Hea;th economics is a relatively young discipline, and I was fortunate to be involved in its early years in setting the standard for statistical analyses. I have been perhaps the most active and influential developer of Bayesian methods in health economics. I have pioneered statistical methods for assessing cost-effectiveness from trial data (where resource information has been gathered) and for probabilistic sensitivity analysis based on economic modelling. I have also developed new methods for analysing health-related quality of life data, to derive better utility functions.
A course of five lectures by me on Bayesian methods in health economics is available from Henry Stewart Talks. I can also present these lectures, with additional material as appropriate, for in-house training.
There are several tricky areas associated with patient-level simulation models (also known as micro-simulation models). These models are essentially stochastic, and there are many pitfalls in constructing the right stochastic structure. They can also take significant amounts of computing time to run, making conventional Monte Carlo approaches to probabilistic sensitivity analysis (using, for instance, TreeAge or Crystal Ball) impractical. My expertise in probabilistic modelling is particularly suited to the first of these problems. I have also developed very powerful and efficient methods for probabilistic sensitivity analysis (not based on Monte Carlo simulation) to address the second. I can offer leading edge skills in building and using this demanding class of models.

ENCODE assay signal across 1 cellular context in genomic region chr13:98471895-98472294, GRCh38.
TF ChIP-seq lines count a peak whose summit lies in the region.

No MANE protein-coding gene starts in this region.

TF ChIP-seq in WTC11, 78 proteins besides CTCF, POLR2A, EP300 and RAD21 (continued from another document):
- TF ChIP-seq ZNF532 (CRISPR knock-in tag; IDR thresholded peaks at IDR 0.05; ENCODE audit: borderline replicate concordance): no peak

In order to demonstrate cost-effectiveness in many therapeutic areas, the conventional generic utility instruments such as EQ-5D and SF-6D can be insufficiently sensitive to the benefits provided by a new treatment. There is therefore much interest in instruments tailored to particular therapeutic areas. Obtaining reliable mapping of such health state descriptive systems to utility involves interviewing samples of people, which is expensive and requires specialist expertise. I have developed powerful Bayesian methods that potentially allow smaller samples and more faithfully estimate the underlying preferences. This can not only be more efficient but can also lead to better discrimination of treatment efficacy on the QALY scale.
I am happy to consult on these or other problems in health economics.